Immigration: Books to Enjoy

by Holly Johnson, The University of Cincinnati

 

“Recognize yourself in he and she who are not like you and me.”

― Carlos Fuentes

To end this month’s blog on immigration, I thought I would discuss “the best of the rest,” those books I did not highlight in the last few weeks. Read More »

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Immigration: Informative Texts that Satisfy

by Holly Johnson, The University of Cincinnati

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When we came to America, though, we didn’t know what the right thing was. Here we lived with no map. We became invisible, the people who swam in between other people’s lives, bussing dishes, delivering groceries. What was wrong?

We didn’t know. The most important thing, Abba said, was not to stick out. Don’t let them see you. But I think it hurt him, to hide so much.

― Marina Budhos, Ask Me No Questions (2007)

What is the immigrant experience like? Are all immigrant stories similar? What motivates a person to immigrate to another country? Read More »

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Immigration: Narratives to Expand Our Cultural Homes

by Holly Johnson, The University of Cincinnati

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My new home is in a new country.
I know very little of the language and culture.
Memories of my old country will be in my heart forever
The love of my old country will always remain.
I leave for a better life and new opportunities
Hoping to make a bright future for me and my family.

–Arty Rico Jones

Moving from one country to another, and knowing it will become “home” can evoke any number of emotions. Read More »

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Immigration: In Pictures for Any Age Group

by Holly Johnson, The University of Cincinnati

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”Reading makes immigrants of us all. It takes us away from home, but more important, it finds homes for us everywhere.”

–Jean Rhys

Books do make us immigrants! They take us to place in which we are unfamiliar, where we might be lost, but with a chance of being found and welcomed. This week, I wanted to share some picture books in which readers—regardless of age—can get lost, but from the journey we find a new understanding of the world, others, and ourselves. Read More »

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Immigration: Stories about All of Us

by Holly Johnson, The University of Cincinnati

Comingtoamerica

“The land flourished because it was fed from so many sources–because it was nourished by so many cultures and traditions and peoples.”

Lyndon B. Johnson

My grandparents were immigrants. Like many Americans, I can trace my roots to other parts of the world. When I talked with my Norwegian grandmother about her experience of immigrating to the United States, it was one of adventure. Asked by her older brother to make the trans-Atlantic trip in 1920, she responded immediately, and gave her Oslo employer two weeks’ notice. She was 20 years old. Read More »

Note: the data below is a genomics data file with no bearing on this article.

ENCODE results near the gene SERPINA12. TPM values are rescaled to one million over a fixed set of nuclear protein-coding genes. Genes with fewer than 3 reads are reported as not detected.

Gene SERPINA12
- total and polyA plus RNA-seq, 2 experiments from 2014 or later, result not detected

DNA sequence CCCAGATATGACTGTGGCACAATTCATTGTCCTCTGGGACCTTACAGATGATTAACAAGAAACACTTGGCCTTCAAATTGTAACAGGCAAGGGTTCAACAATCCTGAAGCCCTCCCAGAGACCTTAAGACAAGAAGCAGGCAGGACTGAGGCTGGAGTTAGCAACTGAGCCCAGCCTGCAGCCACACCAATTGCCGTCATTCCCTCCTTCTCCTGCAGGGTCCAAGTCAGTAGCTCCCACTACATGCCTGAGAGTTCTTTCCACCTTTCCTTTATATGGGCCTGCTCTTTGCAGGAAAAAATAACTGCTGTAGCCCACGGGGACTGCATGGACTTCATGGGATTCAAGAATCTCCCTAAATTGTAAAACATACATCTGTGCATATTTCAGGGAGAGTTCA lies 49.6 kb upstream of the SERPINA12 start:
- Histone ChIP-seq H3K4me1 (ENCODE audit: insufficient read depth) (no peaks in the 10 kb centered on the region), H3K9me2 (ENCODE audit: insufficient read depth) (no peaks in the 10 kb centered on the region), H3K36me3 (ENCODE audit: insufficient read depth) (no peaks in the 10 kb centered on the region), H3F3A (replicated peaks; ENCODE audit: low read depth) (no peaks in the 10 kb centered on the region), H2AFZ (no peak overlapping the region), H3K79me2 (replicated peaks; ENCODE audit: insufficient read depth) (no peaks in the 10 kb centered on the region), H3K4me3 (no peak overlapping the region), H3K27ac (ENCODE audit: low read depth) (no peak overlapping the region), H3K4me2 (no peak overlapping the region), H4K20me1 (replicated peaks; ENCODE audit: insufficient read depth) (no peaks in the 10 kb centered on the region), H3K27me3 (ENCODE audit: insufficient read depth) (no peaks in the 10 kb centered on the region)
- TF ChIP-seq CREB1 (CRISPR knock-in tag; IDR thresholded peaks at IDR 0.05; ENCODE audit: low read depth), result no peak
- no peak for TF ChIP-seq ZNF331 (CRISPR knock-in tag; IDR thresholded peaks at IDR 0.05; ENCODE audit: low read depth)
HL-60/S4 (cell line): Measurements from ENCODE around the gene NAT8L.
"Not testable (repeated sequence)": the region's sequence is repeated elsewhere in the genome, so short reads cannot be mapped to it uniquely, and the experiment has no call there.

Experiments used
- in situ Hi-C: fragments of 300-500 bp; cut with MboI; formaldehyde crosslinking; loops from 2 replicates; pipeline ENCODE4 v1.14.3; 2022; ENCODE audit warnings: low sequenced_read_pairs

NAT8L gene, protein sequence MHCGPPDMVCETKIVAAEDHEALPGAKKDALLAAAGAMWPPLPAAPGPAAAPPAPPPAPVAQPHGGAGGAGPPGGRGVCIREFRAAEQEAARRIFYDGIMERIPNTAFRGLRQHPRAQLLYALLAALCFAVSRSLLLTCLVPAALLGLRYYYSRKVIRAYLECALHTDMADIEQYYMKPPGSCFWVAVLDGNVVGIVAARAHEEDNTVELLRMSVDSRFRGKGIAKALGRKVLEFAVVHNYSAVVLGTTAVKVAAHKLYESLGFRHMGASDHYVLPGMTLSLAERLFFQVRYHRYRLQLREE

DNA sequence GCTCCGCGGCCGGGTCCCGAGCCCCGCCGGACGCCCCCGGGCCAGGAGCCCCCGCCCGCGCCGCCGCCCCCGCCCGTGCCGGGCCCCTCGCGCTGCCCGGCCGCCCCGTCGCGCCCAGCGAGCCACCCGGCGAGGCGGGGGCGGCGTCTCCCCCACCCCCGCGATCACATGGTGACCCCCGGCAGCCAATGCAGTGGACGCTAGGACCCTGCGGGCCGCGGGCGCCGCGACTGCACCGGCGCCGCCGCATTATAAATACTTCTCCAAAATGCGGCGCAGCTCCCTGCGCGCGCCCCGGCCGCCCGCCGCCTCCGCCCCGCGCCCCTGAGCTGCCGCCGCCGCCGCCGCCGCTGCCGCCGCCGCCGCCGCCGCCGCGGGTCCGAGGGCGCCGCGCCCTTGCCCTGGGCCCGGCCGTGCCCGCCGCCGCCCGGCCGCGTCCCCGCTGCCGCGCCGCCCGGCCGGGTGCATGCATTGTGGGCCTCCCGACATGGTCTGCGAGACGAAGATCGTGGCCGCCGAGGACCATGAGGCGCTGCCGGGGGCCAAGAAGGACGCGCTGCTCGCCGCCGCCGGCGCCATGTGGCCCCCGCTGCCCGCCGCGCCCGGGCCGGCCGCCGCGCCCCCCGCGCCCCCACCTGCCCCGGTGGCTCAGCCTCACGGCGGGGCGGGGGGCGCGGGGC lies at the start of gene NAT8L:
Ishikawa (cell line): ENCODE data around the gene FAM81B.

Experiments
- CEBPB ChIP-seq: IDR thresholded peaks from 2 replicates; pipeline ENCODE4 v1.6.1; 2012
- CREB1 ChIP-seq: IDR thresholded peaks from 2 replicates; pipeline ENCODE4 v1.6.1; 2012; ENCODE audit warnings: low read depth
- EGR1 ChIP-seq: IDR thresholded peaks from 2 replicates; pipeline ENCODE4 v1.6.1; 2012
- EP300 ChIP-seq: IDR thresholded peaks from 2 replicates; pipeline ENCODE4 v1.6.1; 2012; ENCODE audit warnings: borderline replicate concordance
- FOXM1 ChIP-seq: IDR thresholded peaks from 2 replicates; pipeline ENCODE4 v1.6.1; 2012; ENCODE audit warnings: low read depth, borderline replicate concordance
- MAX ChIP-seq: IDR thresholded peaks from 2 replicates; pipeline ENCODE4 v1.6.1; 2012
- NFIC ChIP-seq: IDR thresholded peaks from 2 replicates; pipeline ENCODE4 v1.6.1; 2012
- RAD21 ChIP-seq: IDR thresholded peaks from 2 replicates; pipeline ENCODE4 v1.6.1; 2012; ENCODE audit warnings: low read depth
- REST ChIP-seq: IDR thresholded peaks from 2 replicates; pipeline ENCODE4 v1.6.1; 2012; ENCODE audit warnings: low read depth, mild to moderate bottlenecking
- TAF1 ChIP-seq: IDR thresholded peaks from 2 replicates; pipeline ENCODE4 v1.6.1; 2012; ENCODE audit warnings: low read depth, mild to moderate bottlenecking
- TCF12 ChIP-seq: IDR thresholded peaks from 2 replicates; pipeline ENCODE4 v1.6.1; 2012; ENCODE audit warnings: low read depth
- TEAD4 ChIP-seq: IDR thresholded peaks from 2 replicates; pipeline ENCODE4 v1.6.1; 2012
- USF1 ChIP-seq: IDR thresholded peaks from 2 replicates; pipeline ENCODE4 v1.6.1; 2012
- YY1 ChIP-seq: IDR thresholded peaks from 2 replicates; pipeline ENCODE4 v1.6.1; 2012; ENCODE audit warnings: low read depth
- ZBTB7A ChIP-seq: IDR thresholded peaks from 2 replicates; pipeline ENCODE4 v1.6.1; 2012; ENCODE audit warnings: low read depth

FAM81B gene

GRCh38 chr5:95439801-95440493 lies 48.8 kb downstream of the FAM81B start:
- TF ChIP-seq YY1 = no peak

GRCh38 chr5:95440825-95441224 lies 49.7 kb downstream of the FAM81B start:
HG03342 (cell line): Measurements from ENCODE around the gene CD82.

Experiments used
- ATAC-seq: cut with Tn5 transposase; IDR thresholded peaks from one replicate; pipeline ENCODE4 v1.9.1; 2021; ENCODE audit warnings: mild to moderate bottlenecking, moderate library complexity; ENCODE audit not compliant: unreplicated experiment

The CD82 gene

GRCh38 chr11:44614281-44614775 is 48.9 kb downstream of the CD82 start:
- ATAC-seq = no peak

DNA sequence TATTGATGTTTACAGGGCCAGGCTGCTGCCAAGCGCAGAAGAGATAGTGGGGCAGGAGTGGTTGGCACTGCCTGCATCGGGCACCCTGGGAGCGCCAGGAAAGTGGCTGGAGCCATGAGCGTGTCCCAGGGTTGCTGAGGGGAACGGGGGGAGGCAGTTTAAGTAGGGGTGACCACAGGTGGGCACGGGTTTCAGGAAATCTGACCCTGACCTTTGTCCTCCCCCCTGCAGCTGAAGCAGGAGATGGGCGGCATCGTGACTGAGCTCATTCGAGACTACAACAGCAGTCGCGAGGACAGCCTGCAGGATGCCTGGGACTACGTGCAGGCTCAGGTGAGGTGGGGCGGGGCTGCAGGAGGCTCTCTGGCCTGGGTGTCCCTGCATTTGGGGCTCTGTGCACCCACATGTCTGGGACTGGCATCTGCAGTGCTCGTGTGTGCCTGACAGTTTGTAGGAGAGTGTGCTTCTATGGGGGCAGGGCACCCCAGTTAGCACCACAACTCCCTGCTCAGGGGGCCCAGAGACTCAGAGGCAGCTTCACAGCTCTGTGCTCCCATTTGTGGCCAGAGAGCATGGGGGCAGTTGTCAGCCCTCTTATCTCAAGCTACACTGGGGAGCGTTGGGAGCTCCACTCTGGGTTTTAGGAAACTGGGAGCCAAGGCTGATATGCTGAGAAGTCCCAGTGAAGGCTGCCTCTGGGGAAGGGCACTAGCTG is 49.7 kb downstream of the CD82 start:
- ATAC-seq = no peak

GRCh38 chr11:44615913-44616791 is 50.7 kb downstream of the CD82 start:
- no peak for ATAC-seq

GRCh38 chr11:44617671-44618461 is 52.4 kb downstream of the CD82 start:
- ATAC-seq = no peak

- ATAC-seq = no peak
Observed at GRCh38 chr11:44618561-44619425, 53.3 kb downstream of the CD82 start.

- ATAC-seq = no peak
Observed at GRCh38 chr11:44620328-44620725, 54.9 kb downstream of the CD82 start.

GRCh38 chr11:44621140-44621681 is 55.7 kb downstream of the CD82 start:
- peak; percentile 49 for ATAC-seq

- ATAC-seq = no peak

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Like Oil and Water: Unlikely Friendships

by Gail Pritchard, PhD, The University of Arizona

Friendship

 

“Things are never quite as scary when you’ve got a best friend” (Bill Watterson).

If you Google “unlikely friendships,” you will find books, YouTube videos, and images of unusual animal friendships. These tend to be animals from different species and even those that would be considered natural enemies, like a bonded cat and bird. But what do we mean when we refer to people with unlikely friendships? Read More »

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The Natural World in our Backyard: Authors of Nonfiction Science at the Tucson Festival of Books

By Tracy Smiles, Western Oregon University

ScienceTFOBEquipped with his five senses, man explores the universe around him and calls the adventure Science.

Edwin Powell Hubble

There is little question as to the extraordinary ways non-fiction literature for children has developed both with regard to quality and availability. Read More »

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The Soviet Connection: Cultural Influences in Our Text and Images

by Judi Moreillon, Texas Woman’s University, Denton

Soviet UnionAt the 2015 Tucson Festival of Books, I attended a thought-provoking interview with illustrator Bagram Ibatoulline and author-illustrator Eugene Yelchin. The moderator asked them questions about how their experiences as Russian-born artists had influenced their work. Read More »

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The Decision to Resist: Enough is Enough

by Janelle Mathis, University of North Texas, Denton, TX

EnoughisEnoughWith a powerful title framing their session, four authors spoke to the theme of resistance and to the notion of “enough is enough” as they connected a recent work to contemporary social issues. The panel included Larry Brimmer (Strike, 2014), Margy Burns Knight (Talking Walls: Discover the World, 2014), S. D. Nelson (Digging a Hole to Heaven, 2014), and Eugene Yelchin (Arcady’s Goal, 2014) Read More »

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Celebrating the Story of Stories

By Kathy Short, The University of Arizona

PatersonThe blogs for this month highlight our reflections on authors’ discussions of global and multicultural issues in children’s and young adult literature. These authors appeared on panels at the Tucson Festival of Books on March 14-15, 2015. We each selected a particular panel to share the dialogue that emerged between authors around an issue, such as resistance, cultural influences, and scientific writing. This first column is a brief description of the festival and the opening keynote by Katherine Paterson. Read More »

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